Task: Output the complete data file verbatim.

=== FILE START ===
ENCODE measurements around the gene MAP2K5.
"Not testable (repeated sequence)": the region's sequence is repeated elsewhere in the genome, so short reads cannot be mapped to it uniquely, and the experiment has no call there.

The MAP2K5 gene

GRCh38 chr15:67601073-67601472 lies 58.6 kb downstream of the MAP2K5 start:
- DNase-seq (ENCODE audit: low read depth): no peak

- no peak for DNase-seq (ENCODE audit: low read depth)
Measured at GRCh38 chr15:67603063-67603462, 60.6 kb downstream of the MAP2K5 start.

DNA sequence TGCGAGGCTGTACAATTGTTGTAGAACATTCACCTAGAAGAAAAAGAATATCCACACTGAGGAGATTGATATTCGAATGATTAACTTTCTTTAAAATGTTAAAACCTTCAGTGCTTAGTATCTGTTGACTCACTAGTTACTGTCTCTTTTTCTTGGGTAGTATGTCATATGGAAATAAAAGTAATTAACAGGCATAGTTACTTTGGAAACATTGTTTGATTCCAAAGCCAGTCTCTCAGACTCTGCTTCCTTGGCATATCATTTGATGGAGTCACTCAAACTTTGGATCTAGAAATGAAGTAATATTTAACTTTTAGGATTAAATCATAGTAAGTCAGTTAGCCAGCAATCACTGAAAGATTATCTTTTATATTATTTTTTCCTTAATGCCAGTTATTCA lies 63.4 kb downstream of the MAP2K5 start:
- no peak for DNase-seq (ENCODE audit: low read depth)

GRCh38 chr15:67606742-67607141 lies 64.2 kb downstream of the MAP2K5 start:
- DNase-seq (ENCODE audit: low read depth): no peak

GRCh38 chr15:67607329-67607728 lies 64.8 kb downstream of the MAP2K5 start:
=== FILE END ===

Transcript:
ENCODE measurements around the gene MAP2K5.
"Not testable (repeated sequence)": the region's sequence is repeated elsewhere in the genome, so short reads cannot be mapped to it uniquely, and the experiment has no call there.

The MAP2K5 gene

GRCh38 chr15:67601073-67601472 lies 58.6 kb downstream of the MAP2K5 start:
- DNase-seq (ENCODE audit: low read depth): no peak

- no peak for DNase-seq (ENCODE audit: low read depth)
Measured at GRCh38 chr15:67603063-67603462, 60.6 kb downstream of the MAP2K5 start.

DNA sequence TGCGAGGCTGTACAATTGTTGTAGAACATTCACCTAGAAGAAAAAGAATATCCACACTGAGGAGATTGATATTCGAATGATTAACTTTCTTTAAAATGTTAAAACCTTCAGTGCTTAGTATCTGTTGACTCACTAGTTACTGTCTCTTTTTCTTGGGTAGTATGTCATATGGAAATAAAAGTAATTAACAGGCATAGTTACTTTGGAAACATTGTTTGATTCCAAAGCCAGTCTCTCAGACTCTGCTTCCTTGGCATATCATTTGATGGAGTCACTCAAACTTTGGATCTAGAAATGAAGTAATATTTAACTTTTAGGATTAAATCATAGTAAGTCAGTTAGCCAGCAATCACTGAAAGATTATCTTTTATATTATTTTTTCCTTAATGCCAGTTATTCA lies 63.4 kb downstream of the MAP2K5 start:
- no peak for DNase-seq (ENCODE audit: low read depth)

GRCh38 chr15:67606742-67607141 lies 64.2 kb downstream of the MAP2K5 start:
- DNase-seq (ENCODE audit: low read depth): no peak

GRCh38 chr15:67607329-67607728 lies 64.8 kb downstream of the MAP2K5 start: